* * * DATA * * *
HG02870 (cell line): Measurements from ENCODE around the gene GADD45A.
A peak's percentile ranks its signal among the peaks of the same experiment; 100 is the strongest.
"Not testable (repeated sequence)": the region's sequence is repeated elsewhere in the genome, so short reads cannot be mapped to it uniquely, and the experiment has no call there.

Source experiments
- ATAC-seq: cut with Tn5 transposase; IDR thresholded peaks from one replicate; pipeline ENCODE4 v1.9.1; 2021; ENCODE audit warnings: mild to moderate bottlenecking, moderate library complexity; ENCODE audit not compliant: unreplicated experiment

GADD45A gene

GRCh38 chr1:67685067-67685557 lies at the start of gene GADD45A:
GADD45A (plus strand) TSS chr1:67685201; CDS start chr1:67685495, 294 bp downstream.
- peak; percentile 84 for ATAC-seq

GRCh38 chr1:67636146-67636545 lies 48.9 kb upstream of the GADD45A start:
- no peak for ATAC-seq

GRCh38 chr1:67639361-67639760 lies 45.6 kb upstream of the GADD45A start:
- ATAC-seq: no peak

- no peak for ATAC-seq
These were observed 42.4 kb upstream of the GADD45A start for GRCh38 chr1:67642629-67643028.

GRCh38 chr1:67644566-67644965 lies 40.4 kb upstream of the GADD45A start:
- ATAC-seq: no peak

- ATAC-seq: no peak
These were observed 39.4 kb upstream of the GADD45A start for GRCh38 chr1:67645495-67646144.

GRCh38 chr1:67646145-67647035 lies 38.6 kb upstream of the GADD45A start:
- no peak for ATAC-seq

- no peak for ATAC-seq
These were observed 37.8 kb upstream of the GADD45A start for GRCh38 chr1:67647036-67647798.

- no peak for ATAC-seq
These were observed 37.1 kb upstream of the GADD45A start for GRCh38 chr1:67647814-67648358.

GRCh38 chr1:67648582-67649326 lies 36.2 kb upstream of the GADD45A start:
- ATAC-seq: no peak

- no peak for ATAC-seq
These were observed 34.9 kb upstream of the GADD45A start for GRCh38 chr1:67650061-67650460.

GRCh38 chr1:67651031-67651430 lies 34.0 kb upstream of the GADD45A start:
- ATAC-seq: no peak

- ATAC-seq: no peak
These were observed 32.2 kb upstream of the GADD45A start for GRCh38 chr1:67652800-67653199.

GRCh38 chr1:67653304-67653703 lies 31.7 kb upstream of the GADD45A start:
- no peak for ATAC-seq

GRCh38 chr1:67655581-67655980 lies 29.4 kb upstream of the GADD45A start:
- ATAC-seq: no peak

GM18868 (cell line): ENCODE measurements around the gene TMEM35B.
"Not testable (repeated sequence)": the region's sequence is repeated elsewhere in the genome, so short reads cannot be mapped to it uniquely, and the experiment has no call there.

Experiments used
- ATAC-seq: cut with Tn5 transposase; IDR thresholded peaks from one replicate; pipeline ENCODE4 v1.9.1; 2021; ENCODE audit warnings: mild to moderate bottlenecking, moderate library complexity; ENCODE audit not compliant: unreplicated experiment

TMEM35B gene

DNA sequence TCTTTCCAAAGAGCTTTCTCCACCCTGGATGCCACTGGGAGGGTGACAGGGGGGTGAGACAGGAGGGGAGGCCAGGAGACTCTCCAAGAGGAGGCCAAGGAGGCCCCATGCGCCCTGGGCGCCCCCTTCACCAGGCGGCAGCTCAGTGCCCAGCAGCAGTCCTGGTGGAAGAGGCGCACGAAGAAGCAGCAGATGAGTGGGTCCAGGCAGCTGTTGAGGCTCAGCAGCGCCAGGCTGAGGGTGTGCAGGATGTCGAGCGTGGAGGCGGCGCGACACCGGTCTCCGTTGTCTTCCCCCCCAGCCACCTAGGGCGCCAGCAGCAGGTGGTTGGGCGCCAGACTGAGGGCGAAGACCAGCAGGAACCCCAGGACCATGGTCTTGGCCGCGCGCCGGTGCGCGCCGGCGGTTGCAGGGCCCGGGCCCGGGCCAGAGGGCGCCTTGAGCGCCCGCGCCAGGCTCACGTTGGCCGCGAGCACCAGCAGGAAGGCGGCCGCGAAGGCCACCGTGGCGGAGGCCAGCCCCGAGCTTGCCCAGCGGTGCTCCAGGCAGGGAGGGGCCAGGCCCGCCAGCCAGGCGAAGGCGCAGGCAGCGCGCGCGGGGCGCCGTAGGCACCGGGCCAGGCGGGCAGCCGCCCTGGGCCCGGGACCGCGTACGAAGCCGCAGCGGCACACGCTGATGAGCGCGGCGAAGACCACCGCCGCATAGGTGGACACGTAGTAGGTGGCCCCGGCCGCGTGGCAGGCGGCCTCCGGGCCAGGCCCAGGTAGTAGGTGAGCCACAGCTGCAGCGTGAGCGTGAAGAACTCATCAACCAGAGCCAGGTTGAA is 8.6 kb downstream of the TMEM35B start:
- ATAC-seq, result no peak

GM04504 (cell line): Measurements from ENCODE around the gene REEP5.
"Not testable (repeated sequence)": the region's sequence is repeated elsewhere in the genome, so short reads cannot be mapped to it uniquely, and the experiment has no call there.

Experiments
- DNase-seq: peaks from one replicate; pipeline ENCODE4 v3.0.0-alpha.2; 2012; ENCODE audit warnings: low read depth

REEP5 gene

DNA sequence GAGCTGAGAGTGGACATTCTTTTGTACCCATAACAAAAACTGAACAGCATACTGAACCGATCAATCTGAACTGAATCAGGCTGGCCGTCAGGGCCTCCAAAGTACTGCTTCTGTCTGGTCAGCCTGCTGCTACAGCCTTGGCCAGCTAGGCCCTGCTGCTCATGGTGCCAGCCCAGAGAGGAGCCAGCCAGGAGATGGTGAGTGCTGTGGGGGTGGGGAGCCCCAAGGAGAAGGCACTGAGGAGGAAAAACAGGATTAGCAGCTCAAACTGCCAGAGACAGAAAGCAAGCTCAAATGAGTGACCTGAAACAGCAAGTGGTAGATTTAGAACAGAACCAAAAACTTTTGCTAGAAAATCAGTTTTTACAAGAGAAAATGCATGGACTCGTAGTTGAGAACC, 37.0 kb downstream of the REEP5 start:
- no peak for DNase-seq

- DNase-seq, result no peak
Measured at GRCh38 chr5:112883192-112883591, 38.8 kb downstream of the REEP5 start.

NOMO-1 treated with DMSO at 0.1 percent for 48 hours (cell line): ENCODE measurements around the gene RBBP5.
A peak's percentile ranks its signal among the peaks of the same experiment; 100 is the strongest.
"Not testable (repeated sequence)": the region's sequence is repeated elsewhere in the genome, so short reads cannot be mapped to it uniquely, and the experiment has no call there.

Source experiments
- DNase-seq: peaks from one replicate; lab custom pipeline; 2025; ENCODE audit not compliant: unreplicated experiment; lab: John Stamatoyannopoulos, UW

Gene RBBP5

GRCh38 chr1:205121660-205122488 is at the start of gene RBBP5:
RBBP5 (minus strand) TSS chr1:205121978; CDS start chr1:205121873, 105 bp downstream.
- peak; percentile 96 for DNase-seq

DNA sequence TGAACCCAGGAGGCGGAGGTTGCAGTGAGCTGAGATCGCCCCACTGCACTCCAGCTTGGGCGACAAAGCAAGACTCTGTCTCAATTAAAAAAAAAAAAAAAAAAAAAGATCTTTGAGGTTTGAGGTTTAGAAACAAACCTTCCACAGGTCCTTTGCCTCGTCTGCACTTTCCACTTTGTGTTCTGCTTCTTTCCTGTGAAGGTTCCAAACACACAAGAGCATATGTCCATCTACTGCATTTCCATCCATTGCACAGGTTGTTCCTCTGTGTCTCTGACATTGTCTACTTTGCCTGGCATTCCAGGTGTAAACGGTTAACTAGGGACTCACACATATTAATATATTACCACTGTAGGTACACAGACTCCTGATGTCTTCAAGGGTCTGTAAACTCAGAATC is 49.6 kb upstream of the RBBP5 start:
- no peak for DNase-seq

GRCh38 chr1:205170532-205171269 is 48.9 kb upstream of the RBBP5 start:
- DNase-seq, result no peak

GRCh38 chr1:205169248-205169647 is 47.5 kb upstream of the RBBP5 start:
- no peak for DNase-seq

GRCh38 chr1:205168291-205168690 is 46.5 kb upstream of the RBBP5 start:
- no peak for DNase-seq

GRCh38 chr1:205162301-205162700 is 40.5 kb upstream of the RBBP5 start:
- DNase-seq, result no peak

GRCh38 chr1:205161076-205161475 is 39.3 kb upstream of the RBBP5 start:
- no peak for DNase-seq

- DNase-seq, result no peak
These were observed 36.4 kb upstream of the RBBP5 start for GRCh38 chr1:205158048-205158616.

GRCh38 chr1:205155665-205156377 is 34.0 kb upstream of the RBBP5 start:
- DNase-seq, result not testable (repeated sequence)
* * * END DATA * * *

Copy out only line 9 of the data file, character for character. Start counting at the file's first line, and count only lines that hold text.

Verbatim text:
- peak; percentile 84 for ATAC-seq